I briefly note the other pieces in chronological order:- Variations on Mozart’s ‘Là ci darem la mano’, Op.2 is an early work dating from the composer’s seventeenth year. It is based on the well-loved duet sung by Don Giovanni and Zerlina in Act I of the opera. These are impressive short variations, nodding once again to Hummel, which demand a powerful technique to explore their considerable variety and imagination. The orchestra concentrates on providing interludes between the variations rather than supporting the soloist. The overall effect is exciting and fun with the penultimate variation being a thing of considerable beauty.
 
The ‘Fantasy on Polish Airs’, Op.13 was composed the following year, and again is really a display piece for the soloist, requiring an ‘elaborate’ technique. James Friskin has described this piece as superficial, and I tend to agree. I guess it is the formal structure of the work that lets it down. The Fantasy is based on a number of folksongs including a ‘Kujawiak’, which is a dance of the Kujawy district of the country. This is a type of ‘mazurka’ albeit somewhat slower than normal. There are two versions of this Fantasy –with and without orchestra. The work opens with a few thoughtful bars before the songs are presented with increasing complexity. Once again the orchestra appears as an afterthought.
 
The same year saw the first performance of the ‘Krakowiak’, Concert-Rondo in F major, Op.14 which was dedicated to Mme. La Princesse Adam Czartoryska who was an exiled Polish Princess, pupil and friend of the composer. The title reflects a Polish dance from the locality of Cracow. The Rondo opens with a thoughtful slow introduction, followed by an explosion of demanding pyrotechnics. This is a substantial piece in which the composer has managed both form and orchestration to a satisfying degree.
 
I have not heard the ‘Andante spianato et Grande Polonaise’, Op.22 before. I found that it is clearly a work of two parts: it is as if the composer had jammed a beautifully contrived ‘nocturne’ up against a ‘glittering showpiece’ of a Polonaise. The ‘andante’ was composed in 1834 and the ‘polonaise’ in 1832, but it was published at the same time. I am not sure that they work together. One is elusive: the other is ‘in your face’. Yet in its ‘parts’ it is an enjoyable confection.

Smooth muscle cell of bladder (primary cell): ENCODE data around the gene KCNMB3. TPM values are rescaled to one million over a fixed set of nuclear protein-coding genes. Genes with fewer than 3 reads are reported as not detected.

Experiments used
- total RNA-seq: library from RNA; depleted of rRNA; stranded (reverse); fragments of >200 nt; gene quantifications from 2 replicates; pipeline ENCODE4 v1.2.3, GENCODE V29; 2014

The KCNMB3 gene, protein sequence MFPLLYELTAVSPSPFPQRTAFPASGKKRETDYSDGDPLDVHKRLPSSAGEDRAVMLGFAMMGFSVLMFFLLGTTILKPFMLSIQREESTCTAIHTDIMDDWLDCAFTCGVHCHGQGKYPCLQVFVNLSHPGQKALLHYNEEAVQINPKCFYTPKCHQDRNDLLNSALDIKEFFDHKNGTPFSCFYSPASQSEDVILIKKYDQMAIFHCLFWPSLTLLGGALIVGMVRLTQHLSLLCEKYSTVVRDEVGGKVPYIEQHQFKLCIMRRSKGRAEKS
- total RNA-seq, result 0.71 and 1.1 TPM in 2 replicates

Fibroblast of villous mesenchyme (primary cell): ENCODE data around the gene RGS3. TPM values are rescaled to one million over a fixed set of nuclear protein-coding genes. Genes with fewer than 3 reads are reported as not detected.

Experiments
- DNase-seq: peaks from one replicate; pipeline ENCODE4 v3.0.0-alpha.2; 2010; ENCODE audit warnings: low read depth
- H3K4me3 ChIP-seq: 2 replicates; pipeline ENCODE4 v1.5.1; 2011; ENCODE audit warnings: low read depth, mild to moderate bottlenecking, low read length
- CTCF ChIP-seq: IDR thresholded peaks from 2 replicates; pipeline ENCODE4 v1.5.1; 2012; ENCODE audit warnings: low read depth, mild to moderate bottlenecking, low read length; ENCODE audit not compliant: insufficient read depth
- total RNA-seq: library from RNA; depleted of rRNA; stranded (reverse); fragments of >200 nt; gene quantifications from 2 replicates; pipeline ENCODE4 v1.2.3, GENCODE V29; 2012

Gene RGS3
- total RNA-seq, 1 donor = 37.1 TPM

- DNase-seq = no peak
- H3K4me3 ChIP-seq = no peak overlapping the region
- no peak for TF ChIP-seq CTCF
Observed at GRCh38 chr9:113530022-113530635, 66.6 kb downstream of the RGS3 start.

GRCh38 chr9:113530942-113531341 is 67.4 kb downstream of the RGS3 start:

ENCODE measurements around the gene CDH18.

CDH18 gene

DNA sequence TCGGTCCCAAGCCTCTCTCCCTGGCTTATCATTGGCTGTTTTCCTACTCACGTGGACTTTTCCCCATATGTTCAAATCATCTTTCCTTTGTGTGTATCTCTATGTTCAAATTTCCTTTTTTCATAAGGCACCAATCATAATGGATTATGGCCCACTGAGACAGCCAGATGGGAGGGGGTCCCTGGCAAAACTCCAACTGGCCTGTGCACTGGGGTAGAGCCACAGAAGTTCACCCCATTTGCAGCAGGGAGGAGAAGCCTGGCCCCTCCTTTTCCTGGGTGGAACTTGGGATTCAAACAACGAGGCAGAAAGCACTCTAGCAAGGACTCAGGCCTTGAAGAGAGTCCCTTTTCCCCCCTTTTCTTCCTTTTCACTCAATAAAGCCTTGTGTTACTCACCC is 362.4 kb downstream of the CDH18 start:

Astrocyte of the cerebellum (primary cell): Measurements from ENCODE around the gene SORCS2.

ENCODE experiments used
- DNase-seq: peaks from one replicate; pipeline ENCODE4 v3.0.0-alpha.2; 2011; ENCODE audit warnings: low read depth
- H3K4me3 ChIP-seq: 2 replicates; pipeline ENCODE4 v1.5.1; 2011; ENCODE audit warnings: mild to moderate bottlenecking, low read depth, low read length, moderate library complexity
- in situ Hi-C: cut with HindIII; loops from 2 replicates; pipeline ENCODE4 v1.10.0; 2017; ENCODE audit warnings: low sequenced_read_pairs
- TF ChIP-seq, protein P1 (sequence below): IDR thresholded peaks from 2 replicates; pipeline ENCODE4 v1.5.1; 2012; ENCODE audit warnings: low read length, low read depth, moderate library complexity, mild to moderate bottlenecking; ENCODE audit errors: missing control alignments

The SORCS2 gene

The Russian pianist Oleg Marshev is one of the ‘jewels in the crown’ of Danacord’s splendid record label, with a number of important cycles of music for piano and orchestra already released. These include the complete concerted piano works of Prokofiev, Tchaikovsky, Shostakovich, Schumann and most recently Mendelssohn. Marshev is not particularly well-known in the United Kingdom, however his extensive CV reveals that he is in constant demand as an international soloist, appearing in Japan, the United States and many European countries. He combines his performance career with a professorship at the Anton Bruckner University in Linz, Austria.
 
Marshev copes brilliantly with the technical demands of this challenging music. With Chopin the knack is to balance the elements of sheer poetry, bravura and dramatic outbursts, warm romanticism, imaginative melodies and what was in the early 1800s novel harmonies. In this, Oleg Marshev has achieved everything that could be expected of him. He has the ability to both impress and move.
 
As always with Danacord CDs, the sound reproduction is excellent, the presentation of the discs are good and the liner notes are ideal. This is a great introduction to these complete concerted works of Frederic Chopin.
 
While this is not going to usurp my preference for Argerich and Rubinstein nevertheless this is a splendid release that will be a major success for both Danacord and Oleg Marshev.

John France


Experience Classicsonline